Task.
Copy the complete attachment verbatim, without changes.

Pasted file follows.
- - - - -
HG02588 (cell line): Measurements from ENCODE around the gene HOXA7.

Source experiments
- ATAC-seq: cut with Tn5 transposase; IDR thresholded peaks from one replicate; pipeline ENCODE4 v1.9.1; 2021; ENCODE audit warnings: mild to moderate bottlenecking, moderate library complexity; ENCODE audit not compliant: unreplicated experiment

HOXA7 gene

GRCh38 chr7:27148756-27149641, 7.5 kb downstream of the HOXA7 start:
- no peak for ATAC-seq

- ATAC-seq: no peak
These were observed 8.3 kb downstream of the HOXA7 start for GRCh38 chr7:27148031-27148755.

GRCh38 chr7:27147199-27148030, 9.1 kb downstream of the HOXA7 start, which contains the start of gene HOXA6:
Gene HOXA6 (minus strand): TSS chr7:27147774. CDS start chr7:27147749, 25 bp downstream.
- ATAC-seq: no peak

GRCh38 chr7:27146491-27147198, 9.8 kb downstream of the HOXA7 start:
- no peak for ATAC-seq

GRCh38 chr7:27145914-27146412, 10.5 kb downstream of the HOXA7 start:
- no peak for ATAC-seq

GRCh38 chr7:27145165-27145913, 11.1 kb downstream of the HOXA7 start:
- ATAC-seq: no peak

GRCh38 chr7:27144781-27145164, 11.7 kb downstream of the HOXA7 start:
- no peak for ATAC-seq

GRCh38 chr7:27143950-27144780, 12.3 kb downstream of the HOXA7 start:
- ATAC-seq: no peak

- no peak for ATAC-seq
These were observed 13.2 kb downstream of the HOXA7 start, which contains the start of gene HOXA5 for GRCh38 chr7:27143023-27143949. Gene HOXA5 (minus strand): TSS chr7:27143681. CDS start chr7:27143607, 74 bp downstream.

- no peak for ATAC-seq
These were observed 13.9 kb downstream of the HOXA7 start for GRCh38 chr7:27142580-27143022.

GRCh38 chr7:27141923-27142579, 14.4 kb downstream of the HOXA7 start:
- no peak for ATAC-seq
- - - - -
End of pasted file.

HG02588 (cell line): Measurements from ENCODE around the gene HOXA7.

Source experiments
- ATAC-seq: cut with Tn5 transposase; IDR thresholded peaks from one replicate; pipeline ENCODE4 v1.9.1; 2021; ENCODE audit warnings: mild to moderate bottlenecking, moderate library complexity; ENCODE audit not compliant: unreplicated experiment

HOXA7 gene

GRCh38 chr7:27148756-27149641, 7.5 kb downstream of the HOXA7 start:
- no peak for ATAC-seq

- ATAC-seq: no peak
These were observed 8.3 kb downstream of the HOXA7 start for GRCh38 chr7:27148031-27148755.

GRCh38 chr7:27147199-27148030, 9.1 kb downstream of the HOXA7 start, which contains the start of gene HOXA6:
Gene HOXA6 (minus strand): TSS chr7:27147774. CDS start chr7:27147749, 25 bp downstream.
- ATAC-seq: no peak

GRCh38 chr7:27146491-27147198, 9.8 kb downstream of the HOXA7 start:
- no peak for ATAC-seq

GRCh38 chr7:27145914-27146412, 10.5 kb downstream of the HOXA7 start:
- no peak for ATAC-seq

GRCh38 chr7:27145165-27145913, 11.1 kb downstream of the HOXA7 start:
- ATAC-seq: no peak

GRCh38 chr7:27144781-27145164, 11.7 kb downstream of the HOXA7 start:
- no peak for ATAC-seq

GRCh38 chr7:27143950-27144780, 12.3 kb downstream of the HOXA7 start:
- ATAC-seq: no peak

- no peak for ATAC-seq
These were observed 13.2 kb downstream of the HOXA7 start, which contains the start of gene HOXA5 for GRCh38 chr7:27143023-27143949. Gene HOXA5 (minus strand): TSS chr7:27143681. CDS start chr7:27143607, 74 bp downstream.

- no peak for ATAC-seq
These were observed 13.9 kb downstream of the HOXA7 start for GRCh38 chr7:27142580-27143022.

GRCh38 chr7:27141923-27142579, 14.4 kb downstream of the HOXA7 start:
- no peak for ATAC-seq